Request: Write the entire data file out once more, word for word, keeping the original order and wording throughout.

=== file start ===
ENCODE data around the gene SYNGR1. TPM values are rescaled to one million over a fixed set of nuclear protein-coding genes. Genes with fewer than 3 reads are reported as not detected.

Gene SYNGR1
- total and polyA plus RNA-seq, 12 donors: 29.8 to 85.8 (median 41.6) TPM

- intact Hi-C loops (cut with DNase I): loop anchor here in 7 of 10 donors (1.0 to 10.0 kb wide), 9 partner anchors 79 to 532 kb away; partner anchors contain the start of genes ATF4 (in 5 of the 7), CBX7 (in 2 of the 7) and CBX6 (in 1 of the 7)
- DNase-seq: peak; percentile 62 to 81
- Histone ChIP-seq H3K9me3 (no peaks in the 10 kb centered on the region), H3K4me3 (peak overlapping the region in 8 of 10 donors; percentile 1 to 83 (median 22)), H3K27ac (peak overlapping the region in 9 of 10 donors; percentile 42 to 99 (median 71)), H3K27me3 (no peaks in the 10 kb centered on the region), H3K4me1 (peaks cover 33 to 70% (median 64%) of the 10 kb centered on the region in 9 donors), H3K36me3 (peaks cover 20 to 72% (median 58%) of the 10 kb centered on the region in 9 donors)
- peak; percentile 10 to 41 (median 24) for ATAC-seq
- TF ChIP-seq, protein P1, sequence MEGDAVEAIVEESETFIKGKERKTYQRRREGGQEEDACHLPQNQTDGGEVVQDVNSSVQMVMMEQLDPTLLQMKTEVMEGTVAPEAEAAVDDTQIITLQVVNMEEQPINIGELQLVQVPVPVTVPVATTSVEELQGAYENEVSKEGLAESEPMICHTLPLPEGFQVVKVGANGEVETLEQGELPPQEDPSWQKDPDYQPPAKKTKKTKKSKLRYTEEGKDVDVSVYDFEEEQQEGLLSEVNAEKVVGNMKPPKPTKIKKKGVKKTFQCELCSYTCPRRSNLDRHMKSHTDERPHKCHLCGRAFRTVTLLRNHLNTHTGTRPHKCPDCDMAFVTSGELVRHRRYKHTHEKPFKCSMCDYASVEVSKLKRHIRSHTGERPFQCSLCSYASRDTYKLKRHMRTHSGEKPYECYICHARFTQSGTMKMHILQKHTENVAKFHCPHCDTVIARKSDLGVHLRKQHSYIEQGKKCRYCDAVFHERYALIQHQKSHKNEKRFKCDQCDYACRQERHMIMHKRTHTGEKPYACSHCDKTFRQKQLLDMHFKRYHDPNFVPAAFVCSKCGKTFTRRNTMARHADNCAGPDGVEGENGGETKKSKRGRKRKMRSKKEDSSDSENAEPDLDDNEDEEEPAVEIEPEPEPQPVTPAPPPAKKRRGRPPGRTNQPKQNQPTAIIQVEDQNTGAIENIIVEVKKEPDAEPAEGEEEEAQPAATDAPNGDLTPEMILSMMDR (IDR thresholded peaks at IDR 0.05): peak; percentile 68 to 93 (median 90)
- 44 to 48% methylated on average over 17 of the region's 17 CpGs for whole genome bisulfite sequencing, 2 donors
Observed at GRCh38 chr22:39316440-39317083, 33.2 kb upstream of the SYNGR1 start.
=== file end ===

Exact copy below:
ENCODE data around the gene SYNGR1. TPM values are rescaled to one million over a fixed set of nuclear protein-coding genes. Genes with fewer than 3 reads are reported as not detected.

Gene SYNGR1
- total and polyA plus RNA-seq, 12 donors: 29.8 to 85.8 (median 41.6) TPM

- intact Hi-C loops (cut with DNase I): loop anchor here in 7 of 10 donors (1.0 to 10.0 kb wide), 9 partner anchors 79 to 532 kb away; partner anchors contain the start of genes ATF4 (in 5 of the 7), CBX7 (in 2 of the 7) and CBX6 (in 1 of the 7)
- DNase-seq: peak; percentile 62 to 81
- Histone ChIP-seq H3K9me3 (no peaks in the 10 kb centered on the region), H3K4me3 (peak overlapping the region in 8 of 10 donors; percentile 1 to 83 (median 22)), H3K27ac (peak overlapping the region in 9 of 10 donors; percentile 42 to 99 (median 71)), H3K27me3 (no peaks in the 10 kb centered on the region), H3K4me1 (peaks cover 33 to 70% (median 64%) of the 10 kb centered on the region in 9 donors), H3K36me3 (peaks cover 20 to 72% (median 58%) of the 10 kb centered on the region in 9 donors)
- peak; percentile 10 to 41 (median 24) for ATAC-seq
- TF ChIP-seq, protein P1, sequence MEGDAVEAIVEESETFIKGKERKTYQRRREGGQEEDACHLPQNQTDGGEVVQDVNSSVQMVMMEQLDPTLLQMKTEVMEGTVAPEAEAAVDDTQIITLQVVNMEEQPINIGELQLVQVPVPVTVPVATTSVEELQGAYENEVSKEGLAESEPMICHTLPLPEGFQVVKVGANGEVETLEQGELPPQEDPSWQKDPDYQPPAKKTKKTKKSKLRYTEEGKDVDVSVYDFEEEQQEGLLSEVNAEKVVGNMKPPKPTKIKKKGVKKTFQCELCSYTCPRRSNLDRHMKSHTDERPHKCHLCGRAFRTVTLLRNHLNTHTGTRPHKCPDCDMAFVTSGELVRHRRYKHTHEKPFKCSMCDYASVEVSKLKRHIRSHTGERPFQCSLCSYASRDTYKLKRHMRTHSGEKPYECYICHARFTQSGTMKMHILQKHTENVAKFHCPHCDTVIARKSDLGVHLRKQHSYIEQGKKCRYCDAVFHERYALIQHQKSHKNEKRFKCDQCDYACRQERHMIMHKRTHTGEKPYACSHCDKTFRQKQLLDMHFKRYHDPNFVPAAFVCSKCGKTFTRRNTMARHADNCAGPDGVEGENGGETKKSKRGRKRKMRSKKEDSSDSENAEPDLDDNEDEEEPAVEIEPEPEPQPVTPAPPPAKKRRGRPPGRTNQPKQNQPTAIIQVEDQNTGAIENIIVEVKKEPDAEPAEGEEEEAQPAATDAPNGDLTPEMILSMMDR (IDR thresholded peaks at IDR 0.05): peak; percentile 68 to 93 (median 90)
- 44 to 48% methylated on average over 17 of the region's 17 CpGs for whole genome bisulfite sequencing, 2 donors
Observed at GRCh38 chr22:39316440-39317083, 33.2 kb upstream of the SYNGR1 start.